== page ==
The Arques School’s curriculum was in large measure inspired by the late Haldon Chase’s teachings. Hal admired the superb aesthetics of 19th and early 20th century American wooden sailing and rowing boats. A champion of sustainability in the 1970′s, Hal taught the use of suitable locally growing trees for building traditional boats.
Bob Darr: I met Hal Chase in 1973 when I lived in Bolinas. I walked by him one day carrying my infant daughter in a sling. Hal was working on a Tancook Whaler he was building at his place on the Bolinas Mesa. From a distance I had noticed that there were no bumps in the curves of the hull planking. “No butt blocks!” I cried out just as Hal’s head disappeared below the hatch. He immediately reappeared smiling and invited me to join him for coffee.
I was soon spending a lot of time with Hal. It became obvious that he knew about a lot more than building boats. He used the local woods, mostly eucalyptus and fir, to build his boats, most of which he had milled himself. He knew how to work with metal as well. I soon realized that he was quite literate and our discussions explored philosophy, anthropology, farming, fishing, construction, voyaging, and much more. I didn’t learn until years later that Haldon Chase witnessed the beginnings of the beatnik era, and had been a friend of Jack Kerouac, Allen Ginsberg, and William Burroughs. He ended up choosing a somewhat reclusive life engaged primarily in farming and boatbuilding. He preferred workboats but was capable of very fine woodworking as well. Hal had also made Elizabethan lutes and even a viol de gamba.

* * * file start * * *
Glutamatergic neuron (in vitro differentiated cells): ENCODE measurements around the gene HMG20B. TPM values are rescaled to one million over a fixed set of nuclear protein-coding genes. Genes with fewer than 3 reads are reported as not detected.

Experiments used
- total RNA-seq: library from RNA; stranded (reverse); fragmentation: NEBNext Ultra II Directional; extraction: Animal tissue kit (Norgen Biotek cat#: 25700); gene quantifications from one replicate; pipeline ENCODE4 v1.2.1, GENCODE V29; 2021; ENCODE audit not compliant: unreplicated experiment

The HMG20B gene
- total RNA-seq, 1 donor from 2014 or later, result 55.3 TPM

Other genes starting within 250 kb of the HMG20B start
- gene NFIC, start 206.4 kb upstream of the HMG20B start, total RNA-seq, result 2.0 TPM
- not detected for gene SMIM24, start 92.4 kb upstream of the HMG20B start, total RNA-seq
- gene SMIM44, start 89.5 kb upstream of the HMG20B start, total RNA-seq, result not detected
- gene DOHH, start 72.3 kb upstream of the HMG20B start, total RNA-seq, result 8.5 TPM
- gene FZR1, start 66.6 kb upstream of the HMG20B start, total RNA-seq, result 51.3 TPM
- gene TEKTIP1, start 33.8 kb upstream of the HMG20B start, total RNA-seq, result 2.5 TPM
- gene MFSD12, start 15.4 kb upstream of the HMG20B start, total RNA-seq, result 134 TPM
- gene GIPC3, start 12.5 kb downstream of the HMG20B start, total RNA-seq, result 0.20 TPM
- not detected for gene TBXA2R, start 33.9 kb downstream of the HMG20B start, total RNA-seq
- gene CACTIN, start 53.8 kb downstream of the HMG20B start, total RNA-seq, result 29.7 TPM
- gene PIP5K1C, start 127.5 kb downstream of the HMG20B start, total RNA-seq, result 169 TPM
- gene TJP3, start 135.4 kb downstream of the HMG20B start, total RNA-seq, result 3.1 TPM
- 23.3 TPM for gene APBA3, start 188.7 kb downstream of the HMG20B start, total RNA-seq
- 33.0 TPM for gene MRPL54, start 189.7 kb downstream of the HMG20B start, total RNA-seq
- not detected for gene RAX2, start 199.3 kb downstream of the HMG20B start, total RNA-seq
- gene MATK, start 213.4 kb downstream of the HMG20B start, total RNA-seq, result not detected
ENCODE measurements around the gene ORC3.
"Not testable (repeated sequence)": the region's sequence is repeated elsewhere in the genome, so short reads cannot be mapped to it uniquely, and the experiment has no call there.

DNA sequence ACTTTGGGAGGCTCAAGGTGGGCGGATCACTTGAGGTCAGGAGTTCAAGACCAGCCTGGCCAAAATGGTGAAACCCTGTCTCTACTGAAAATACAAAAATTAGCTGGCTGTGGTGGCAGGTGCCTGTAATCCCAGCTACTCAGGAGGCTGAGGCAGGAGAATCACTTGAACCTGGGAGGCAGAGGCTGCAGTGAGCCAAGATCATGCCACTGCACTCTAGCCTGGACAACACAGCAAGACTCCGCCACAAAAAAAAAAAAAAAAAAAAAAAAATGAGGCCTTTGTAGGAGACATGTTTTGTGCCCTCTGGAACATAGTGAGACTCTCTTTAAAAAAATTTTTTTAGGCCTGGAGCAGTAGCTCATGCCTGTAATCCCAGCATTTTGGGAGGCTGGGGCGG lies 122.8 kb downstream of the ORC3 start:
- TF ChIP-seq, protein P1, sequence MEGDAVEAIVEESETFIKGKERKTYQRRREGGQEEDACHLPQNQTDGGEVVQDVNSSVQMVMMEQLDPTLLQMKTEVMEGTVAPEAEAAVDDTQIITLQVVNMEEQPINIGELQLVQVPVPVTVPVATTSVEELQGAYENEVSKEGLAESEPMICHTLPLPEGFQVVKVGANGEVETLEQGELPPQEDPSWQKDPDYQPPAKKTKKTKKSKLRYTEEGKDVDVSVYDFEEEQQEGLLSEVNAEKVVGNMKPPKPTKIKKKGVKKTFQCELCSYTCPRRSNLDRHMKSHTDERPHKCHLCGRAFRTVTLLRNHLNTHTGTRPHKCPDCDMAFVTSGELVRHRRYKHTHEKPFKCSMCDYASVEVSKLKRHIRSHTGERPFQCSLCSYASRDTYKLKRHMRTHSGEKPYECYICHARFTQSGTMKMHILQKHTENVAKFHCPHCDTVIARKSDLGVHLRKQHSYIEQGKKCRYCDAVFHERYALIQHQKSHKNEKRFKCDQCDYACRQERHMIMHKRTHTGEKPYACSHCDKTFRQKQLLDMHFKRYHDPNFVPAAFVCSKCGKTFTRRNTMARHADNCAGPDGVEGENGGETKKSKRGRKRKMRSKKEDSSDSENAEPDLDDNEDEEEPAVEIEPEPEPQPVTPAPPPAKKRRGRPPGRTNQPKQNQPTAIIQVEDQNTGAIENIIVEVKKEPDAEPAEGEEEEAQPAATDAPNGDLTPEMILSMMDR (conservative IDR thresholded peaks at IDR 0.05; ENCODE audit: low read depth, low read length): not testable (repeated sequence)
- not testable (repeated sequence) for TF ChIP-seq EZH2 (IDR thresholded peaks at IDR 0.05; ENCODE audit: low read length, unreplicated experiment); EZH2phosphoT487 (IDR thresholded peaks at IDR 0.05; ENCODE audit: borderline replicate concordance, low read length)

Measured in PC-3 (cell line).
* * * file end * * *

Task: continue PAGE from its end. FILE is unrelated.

Hal was a huge influence on my life. He taught me how to think things through, to adapt, invent, modify, imagine, plan, and most importantly––how to live lightly on the earth as a craftsman using local materials. After Hal moved his family to Peachy Canyon near Paso Robles in the mid-1970s, we visited each other on occasion and also communicated with handwritten letters. His were full of profound insights. I’ve transcribed some of his nearly illegible letters with the help of students. Some are posted on this site.
When I first started writing for WoodenBoat magazine in 1980, I acknowledged his influence and described some of his ideas in WB issues #35 and #37. By 1981 I had opened a school in Sausalito called the Center for Wood Arts, with a curriculum largely based on Hal’s ideas. In 1996, I opened the Arques School of Traditional Wooden Boatbuilding, also in Sausalito, and we have preserved the essence of Hal’s teachings in many ways. I have had other boatbuilding teachers and I am grateful to all of them, but Hal’s influence runs the deepest and continues to inspire me and others.